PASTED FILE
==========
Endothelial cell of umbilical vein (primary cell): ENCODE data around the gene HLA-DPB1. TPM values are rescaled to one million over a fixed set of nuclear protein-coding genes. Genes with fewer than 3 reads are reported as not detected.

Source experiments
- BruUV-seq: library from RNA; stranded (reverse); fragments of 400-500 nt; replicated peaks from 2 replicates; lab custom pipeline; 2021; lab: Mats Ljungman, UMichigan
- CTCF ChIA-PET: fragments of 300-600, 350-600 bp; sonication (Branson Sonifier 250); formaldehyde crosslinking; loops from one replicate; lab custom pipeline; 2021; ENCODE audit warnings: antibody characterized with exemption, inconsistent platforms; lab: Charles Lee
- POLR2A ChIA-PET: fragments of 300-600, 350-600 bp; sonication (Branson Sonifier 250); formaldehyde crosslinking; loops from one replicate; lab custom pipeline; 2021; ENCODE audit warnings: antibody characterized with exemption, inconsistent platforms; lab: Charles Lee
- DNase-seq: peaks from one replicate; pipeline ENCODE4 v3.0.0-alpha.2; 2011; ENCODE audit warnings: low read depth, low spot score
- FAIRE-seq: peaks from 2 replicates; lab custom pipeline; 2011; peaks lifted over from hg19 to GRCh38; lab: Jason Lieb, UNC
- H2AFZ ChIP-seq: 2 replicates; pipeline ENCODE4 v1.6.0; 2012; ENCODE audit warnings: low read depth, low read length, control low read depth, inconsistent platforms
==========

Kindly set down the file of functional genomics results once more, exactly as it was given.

Endothelial cell of umbilical vein (primary cell): ENCODE data around the gene HLA-DPB1. TPM values are rescaled to one million over a fixed set of nuclear protein-coding genes. Genes with fewer than 3 reads are reported as not detected.

Source experiments
- BruUV-seq: library from RNA; stranded (reverse); fragments of 400-500 nt; replicated peaks from 2 replicates; lab custom pipeline; 2021; lab: Mats Ljungman, UMichigan
- CTCF ChIA-PET: fragments of 300-600, 350-600 bp; sonication (Branson Sonifier 250); formaldehyde crosslinking; loops from one replicate; lab custom pipeline; 2021; ENCODE audit warnings: antibody characterized with exemption, inconsistent platforms; lab: Charles Lee
- POLR2A ChIA-PET: fragments of 300-600, 350-600 bp; sonication (Branson Sonifier 250); formaldehyde crosslinking; loops from one replicate; lab custom pipeline; 2021; ENCODE audit warnings: antibody characterized with exemption, inconsistent platforms; lab: Charles Lee
- DNase-seq: peaks from one replicate; pipeline ENCODE4 v3.0.0-alpha.2; 2011; ENCODE audit warnings: low read depth, low spot score
- FAIRE-seq: peaks from 2 replicates; lab custom pipeline; 2011; peaks lifted over from hg19 to GRCh38; lab: Jason Lieb, UNC
- H2AFZ ChIP-seq: 2 replicates; pipeline ENCODE4 v1.6.0; 2012; ENCODE audit warnings: low read depth, low read length, control low read depth, inconsistent platforms